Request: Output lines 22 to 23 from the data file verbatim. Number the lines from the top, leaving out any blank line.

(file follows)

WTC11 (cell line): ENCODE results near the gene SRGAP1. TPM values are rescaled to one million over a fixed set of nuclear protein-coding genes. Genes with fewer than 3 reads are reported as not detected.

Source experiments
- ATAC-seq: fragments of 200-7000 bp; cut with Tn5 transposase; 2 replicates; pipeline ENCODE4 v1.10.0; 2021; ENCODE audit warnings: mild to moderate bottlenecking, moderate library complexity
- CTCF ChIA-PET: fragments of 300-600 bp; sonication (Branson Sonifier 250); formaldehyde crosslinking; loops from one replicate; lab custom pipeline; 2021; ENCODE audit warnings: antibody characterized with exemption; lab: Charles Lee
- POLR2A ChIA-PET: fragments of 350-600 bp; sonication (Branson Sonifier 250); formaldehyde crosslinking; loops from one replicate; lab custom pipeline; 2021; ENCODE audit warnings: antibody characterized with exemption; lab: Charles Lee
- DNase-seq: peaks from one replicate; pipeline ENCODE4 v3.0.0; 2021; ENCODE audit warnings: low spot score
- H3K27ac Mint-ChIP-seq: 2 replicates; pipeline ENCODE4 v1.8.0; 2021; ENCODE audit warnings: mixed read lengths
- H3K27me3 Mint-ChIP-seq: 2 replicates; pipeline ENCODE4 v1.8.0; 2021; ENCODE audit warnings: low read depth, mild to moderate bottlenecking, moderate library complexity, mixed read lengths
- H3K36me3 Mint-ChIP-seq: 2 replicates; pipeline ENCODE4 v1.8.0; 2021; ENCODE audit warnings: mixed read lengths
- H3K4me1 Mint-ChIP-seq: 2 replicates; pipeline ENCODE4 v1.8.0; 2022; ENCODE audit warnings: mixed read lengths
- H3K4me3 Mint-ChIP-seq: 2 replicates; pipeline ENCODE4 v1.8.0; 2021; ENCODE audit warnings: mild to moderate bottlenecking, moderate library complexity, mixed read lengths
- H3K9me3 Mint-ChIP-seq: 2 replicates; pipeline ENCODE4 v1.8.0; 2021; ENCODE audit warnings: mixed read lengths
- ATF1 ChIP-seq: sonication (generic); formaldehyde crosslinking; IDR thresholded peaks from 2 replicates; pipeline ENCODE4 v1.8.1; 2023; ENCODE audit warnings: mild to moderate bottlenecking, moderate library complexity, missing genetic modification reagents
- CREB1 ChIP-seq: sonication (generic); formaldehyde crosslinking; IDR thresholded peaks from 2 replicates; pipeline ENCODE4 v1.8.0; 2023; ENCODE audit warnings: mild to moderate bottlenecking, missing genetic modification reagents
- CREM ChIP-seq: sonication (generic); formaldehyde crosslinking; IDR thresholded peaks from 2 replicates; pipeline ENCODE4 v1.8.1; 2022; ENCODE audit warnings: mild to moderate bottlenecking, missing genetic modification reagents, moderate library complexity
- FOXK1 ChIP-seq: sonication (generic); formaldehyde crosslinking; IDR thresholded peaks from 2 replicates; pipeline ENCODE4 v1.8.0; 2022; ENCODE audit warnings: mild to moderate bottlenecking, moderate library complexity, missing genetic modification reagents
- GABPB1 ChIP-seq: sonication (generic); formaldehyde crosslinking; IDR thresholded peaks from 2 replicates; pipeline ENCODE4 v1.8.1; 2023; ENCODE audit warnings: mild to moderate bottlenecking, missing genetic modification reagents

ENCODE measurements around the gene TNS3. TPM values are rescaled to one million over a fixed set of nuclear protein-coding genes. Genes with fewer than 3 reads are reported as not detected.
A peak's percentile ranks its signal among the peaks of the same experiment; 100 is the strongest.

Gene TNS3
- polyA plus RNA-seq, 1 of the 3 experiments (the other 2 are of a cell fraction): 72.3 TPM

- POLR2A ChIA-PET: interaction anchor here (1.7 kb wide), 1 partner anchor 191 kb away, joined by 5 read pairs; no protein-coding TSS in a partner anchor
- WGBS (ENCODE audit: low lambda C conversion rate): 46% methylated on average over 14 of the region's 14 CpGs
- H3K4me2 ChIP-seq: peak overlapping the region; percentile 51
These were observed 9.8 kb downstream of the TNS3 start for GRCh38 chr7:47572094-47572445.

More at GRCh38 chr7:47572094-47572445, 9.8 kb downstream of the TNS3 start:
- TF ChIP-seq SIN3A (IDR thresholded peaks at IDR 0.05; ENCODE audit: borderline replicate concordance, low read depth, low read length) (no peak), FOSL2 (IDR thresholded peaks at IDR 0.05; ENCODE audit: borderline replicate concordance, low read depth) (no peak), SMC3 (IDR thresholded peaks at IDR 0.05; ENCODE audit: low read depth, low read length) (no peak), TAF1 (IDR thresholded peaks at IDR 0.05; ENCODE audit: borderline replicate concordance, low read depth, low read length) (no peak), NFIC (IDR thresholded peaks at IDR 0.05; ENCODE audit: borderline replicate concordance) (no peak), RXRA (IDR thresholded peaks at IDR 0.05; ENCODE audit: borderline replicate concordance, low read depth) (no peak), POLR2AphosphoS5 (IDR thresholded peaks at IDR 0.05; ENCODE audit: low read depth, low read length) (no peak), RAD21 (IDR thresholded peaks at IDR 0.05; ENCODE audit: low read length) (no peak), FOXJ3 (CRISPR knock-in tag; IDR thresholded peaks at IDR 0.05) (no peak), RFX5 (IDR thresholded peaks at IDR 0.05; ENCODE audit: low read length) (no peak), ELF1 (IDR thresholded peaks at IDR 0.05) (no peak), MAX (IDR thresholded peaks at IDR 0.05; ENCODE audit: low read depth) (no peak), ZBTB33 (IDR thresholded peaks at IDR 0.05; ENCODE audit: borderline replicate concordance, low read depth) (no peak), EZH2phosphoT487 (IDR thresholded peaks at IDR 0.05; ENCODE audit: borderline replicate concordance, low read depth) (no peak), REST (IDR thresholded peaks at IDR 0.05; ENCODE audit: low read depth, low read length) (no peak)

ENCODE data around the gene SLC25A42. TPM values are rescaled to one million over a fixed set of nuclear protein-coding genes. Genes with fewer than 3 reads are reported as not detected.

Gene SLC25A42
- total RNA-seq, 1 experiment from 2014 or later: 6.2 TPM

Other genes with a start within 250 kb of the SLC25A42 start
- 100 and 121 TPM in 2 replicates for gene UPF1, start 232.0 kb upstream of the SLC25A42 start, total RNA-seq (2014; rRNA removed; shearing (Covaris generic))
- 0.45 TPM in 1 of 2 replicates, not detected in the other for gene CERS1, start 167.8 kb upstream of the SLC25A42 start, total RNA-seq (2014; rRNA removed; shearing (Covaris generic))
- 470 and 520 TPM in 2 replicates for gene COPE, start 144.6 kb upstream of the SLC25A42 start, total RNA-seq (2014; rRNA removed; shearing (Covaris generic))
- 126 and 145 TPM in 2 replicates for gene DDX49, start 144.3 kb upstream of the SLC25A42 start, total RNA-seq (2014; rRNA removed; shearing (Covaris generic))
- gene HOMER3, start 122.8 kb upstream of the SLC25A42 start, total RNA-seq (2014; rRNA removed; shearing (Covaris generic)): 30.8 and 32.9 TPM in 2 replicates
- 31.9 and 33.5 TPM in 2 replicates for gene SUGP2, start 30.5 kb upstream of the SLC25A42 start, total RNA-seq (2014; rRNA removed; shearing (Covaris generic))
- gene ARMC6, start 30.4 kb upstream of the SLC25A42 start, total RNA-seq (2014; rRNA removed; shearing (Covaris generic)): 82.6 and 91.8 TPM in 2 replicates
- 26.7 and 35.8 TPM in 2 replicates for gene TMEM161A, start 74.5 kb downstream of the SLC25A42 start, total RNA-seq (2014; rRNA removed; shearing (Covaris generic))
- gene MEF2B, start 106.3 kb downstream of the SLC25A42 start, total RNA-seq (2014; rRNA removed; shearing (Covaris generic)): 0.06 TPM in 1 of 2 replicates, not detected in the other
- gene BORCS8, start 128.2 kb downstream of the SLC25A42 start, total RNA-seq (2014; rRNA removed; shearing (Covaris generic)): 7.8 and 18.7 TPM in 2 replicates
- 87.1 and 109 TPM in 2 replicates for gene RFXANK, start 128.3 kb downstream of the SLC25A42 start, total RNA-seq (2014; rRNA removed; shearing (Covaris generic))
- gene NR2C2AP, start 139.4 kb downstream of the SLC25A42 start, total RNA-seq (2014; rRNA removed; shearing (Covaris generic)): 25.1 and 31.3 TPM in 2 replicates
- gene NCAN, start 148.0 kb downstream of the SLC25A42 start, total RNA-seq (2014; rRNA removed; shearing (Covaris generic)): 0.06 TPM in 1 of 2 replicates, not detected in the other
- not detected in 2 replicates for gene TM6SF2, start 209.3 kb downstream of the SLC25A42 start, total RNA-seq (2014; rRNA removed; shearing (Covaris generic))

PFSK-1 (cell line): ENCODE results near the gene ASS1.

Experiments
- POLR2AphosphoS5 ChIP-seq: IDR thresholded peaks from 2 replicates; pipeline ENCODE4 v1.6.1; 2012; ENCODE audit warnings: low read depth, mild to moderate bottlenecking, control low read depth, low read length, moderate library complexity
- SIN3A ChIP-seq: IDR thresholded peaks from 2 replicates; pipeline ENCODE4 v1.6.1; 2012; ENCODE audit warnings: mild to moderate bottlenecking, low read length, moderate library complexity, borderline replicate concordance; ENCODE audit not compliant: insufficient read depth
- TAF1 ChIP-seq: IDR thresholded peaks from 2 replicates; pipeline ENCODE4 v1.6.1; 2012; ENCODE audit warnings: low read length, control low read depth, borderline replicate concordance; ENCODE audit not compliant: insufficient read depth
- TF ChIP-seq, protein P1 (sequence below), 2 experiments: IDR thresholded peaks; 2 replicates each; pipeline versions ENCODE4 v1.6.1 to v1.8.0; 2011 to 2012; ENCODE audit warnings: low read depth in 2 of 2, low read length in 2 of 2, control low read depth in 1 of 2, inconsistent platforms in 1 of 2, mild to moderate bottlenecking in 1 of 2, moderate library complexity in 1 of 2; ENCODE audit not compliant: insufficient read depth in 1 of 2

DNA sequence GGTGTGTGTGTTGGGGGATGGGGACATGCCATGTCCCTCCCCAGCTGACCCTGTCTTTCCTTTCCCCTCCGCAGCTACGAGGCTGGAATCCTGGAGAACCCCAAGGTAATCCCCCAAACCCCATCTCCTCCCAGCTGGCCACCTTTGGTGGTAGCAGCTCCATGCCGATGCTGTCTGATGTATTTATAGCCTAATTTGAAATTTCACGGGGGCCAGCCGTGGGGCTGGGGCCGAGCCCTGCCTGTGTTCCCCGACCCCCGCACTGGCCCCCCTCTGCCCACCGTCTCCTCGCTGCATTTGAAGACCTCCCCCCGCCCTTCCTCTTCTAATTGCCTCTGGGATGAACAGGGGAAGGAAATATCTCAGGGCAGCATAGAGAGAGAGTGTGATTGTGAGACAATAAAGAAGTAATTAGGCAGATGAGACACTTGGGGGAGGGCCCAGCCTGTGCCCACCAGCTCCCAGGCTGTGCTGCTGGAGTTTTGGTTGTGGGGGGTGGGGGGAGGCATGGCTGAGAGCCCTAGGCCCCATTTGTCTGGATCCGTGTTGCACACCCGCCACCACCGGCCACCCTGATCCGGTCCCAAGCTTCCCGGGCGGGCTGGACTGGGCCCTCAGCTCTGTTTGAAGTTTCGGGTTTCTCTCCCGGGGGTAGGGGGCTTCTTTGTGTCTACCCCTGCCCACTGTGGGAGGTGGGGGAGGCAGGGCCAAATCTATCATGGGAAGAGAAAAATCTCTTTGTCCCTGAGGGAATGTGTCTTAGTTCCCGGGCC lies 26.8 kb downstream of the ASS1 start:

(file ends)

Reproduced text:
- POLR2A ChIA-PET: interaction anchor here (1.7 kb wide), 1 partner anchor 191 kb away, joined by 5 read pairs; no protein-coding TSS in a partner anchor
- WGBS (ENCODE audit: low lambda C conversion rate): 46% methylated on average over 14 of the region's 14 CpGs